A: No, I never say because he’s this or because he’s that. Chris is a good football player and he is a Pro Bowler. That’s what he’s done in the past. I’m not concerned about Chris because of the nature of the way Chris is. It bothers veterans in particular. A Chris Snee, a
Q: Coach, can you talk about David Diehl a little bit? This is really the biggest challenge in his career in terms of keeping a starting job.
A: It is, you know he’s as much as anybody because I believe it’s being publicized… As in particular in the offensive line, in the offensive line coach, starting with me. Each and every year you have to be able to go and produce and be good at what you’re doing and it’s not different in the players. It just so happens to be David Diehl because of maybe the nature we … position. But you also as a player, you respond to that. Most of us like to fill the little bit extra, you know, nudge, it’s coming. It’s a big year for him.
Q: How has he reacted to it?
A: Well if you’ve been around David Diehl in the more than 10 years I’ve been around him, he’s chomping at the bit. He said I’m ready to go, I know what I have to do, I have to play better and this is how I’m going to approach it. This is my job to coach him up and … his attitude has been outstanding thus far.
Q: David is so versatile, if Chris weren’t ready, would you slide him over and possibly start Pugh as the tackle?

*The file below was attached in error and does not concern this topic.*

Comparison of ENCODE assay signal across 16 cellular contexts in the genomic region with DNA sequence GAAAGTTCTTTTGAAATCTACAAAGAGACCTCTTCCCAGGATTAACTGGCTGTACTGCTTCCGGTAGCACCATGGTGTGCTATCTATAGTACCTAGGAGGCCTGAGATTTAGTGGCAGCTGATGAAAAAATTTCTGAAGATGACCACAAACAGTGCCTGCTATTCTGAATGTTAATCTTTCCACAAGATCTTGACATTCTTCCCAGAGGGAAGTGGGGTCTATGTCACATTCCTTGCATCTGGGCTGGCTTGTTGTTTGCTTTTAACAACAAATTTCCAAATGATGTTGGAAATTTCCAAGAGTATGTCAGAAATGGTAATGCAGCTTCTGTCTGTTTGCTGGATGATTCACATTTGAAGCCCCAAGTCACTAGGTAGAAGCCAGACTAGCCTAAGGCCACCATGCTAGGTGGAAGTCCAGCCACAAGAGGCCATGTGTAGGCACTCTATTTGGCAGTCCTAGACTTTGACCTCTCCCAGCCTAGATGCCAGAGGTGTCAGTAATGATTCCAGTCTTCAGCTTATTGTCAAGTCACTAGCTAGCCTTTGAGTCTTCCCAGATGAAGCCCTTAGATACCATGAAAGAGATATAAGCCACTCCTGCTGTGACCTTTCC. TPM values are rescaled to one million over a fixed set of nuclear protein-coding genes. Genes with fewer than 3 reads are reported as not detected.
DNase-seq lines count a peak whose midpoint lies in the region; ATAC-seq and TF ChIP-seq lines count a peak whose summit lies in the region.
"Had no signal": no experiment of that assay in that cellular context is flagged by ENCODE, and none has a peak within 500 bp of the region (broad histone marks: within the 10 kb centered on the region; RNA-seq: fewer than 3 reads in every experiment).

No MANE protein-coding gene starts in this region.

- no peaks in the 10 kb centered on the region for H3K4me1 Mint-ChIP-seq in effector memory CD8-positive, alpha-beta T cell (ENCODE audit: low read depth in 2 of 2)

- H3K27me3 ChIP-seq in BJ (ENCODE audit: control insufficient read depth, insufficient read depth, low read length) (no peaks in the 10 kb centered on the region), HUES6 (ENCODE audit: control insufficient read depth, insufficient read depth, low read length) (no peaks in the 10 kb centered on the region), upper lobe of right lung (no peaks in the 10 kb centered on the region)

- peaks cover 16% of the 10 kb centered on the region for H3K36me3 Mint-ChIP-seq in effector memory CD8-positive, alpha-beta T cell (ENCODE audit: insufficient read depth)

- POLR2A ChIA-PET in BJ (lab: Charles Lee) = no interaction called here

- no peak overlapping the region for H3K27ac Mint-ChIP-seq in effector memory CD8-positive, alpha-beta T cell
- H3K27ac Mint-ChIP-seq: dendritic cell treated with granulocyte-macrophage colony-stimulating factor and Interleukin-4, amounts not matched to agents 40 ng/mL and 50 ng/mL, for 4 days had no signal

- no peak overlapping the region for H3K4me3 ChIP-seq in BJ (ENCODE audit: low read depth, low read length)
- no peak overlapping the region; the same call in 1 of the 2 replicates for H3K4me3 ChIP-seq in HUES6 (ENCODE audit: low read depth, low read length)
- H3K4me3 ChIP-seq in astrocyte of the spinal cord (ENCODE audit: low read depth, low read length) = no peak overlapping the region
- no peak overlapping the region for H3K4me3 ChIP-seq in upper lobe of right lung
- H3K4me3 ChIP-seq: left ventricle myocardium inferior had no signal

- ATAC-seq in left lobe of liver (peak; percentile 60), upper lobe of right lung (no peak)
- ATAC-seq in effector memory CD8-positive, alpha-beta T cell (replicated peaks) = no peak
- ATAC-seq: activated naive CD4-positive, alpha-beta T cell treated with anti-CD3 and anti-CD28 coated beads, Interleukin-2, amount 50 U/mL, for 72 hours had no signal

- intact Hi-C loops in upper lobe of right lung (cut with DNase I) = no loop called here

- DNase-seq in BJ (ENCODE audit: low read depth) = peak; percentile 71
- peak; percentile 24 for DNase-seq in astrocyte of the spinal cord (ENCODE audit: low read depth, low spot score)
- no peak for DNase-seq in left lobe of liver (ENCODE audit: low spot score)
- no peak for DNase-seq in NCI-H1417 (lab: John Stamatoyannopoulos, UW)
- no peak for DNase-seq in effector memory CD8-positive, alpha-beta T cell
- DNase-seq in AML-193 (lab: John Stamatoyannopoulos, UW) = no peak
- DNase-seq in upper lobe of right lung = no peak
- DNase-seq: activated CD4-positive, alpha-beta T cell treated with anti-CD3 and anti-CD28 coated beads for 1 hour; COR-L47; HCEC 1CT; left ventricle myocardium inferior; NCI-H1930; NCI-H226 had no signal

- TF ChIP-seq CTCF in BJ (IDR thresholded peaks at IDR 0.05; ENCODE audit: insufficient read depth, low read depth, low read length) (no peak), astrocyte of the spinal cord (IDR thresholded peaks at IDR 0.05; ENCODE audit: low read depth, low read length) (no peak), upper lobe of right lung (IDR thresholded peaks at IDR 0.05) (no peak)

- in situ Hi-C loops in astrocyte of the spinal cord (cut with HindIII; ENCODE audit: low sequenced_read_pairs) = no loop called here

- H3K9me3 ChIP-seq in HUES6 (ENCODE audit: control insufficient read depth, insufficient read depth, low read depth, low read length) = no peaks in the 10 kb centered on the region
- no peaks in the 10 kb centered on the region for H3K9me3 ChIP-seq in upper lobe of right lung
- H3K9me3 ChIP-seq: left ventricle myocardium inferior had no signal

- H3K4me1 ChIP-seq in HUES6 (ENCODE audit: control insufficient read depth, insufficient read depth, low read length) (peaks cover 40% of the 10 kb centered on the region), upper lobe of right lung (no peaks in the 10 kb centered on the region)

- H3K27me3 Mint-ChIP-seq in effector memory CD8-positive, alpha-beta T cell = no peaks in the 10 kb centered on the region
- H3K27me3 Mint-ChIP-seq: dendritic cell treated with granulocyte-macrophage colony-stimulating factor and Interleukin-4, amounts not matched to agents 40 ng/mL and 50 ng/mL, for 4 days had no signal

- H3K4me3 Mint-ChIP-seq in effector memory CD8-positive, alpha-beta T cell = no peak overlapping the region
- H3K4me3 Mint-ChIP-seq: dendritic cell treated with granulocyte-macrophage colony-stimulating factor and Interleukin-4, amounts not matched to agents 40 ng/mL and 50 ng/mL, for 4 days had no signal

A: That’s always a possibility. To move people around is something that we have to be willing to do and the players have to be ready to do that. Still, someone’s ready to handle what is going to be thrown at them in the first game in Dallas. That’s going to be a pretty good task. We better be sure as coaches, players that were able to make that type of adjustment.
Q: Knowing Justin the way you do, could he be smart enough to start opening day if you needed him? Do you think he could pick it up fast enough?
A: That’s something I wish I can answer after two practices but maybe after ten or eleven practices, I might give you a little bit better of an idea. I know this, all of our guys in our offensive room are working. When they come to work each and every day, these guys are attentive and they are trying to learn it to the best of their ability. That’s my job to make sure they do learn it. Maybe the answer is going to be yes. I’d like to wait a couple weeks to tell you that, but if you’re asking me now, you better be ready.
Q: I know it is just such a sample, but what has Justin shown? …